How the Bath pop-ups and top-name shops are getting along beautifully
Bath's fledging businesses are being given a helping hand from the city's most exclusive shopping area this Christmas.
Milsom Place is home to the likes of Cath Kidston, Hobbs and Ted Baker but the shopping area has opened its doors to encourage the brands of the future with the arrival of pop-up shops.
The shopping complex first introduced pop-ups, which enable small companies to lease a prominent shop units on a short-term lease, back in May. Since then the centre has seen footfall increase by almost 40 per cent.
The initiative has proved so successful for the visiting retailers and existing big names that it has created five pop-ups this Christmas, filling them with local independent businesses that perhaps have not experienced a high street retail presence.
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Ken Elliot, director of Milsom Place, said: "These companies have good PR, good order systems, beautiful products, they have very, very good websites and to all intents and purposes they are the finished article, but they've never ventured physically on to the high street or a retail environment.
"Once you've reached a certain stage in your business development you need to consider multi-channelling.
"Businesses will have to decide what to do and they won't want to invest in fitting a shop or get tied up in a long-term lease.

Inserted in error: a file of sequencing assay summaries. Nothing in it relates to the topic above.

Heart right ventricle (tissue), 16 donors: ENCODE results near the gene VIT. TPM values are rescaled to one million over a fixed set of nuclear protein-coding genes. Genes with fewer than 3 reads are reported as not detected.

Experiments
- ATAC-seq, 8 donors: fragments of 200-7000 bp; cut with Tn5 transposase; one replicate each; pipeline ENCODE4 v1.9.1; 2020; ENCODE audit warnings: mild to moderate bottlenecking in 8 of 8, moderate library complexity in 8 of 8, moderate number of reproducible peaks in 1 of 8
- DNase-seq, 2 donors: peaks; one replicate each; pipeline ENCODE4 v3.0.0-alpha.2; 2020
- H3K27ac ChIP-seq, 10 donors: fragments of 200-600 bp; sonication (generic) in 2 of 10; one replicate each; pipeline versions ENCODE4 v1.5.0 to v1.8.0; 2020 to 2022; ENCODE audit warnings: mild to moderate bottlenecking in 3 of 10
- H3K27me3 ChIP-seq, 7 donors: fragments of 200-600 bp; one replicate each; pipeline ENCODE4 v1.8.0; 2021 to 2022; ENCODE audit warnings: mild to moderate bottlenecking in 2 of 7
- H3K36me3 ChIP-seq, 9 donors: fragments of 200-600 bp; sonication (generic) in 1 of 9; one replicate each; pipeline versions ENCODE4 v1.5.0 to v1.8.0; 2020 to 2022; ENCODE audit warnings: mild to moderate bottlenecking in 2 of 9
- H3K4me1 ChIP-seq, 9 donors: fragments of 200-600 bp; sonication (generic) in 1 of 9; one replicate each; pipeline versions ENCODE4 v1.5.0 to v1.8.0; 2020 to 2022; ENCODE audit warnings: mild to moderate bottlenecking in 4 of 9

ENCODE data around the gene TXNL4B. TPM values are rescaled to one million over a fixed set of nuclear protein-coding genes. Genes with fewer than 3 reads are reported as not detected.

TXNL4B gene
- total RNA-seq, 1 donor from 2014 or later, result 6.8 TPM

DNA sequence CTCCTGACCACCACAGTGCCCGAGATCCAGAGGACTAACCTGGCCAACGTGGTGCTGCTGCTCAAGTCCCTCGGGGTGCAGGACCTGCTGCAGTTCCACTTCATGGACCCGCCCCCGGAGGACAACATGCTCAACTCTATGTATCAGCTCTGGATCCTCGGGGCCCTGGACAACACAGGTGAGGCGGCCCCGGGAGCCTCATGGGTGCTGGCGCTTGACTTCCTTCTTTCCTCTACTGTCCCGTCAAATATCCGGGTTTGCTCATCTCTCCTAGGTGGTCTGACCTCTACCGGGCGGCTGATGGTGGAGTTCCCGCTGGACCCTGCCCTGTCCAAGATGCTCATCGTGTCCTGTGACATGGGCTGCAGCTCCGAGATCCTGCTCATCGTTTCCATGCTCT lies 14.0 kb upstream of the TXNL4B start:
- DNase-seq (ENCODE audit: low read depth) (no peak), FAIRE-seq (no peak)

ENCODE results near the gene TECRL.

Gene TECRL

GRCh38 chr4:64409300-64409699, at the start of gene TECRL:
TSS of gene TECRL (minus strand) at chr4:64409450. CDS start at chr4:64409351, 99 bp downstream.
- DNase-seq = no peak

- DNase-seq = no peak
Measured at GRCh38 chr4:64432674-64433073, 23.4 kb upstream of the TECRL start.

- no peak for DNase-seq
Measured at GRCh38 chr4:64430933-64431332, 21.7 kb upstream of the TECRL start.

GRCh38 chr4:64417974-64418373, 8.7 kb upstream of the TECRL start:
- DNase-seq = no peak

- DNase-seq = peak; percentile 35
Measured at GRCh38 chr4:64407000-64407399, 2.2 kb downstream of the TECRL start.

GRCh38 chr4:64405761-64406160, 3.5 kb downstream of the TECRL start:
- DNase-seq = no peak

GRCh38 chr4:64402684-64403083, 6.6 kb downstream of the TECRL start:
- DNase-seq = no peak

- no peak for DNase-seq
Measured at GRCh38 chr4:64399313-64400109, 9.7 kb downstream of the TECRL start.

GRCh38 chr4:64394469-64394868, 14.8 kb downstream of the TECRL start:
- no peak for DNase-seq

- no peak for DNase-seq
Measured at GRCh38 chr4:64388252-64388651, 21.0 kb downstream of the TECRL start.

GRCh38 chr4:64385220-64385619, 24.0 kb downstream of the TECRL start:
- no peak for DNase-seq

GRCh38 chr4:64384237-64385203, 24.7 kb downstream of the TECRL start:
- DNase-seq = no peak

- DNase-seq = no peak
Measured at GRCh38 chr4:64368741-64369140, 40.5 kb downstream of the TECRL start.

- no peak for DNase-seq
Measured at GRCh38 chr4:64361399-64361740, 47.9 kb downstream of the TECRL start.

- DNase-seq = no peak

"We can provide a fitted, decorated proper grown-up retail environment, trading next to big names, which enables them to present their product and meet customers face to face."
The concept of pop-ups started ten years ago in the bigger cities such as London, and acted as a marketing-led exercise for big brands.
Mr Elliot explained: "More latterly at the other end of the spectrum you have the issue of the high street and empty units and what to with them. Landlords have traditionally found artists or a co-operative to fill them.
"That's traditionally how pop-ups have been seen but increasingly we're looking at a new type of way of handling that. Retail is alive and kicking and doing all the things we would expect it to do.
"We can't have stable brands unless we supplement them with something more individual, something that has character."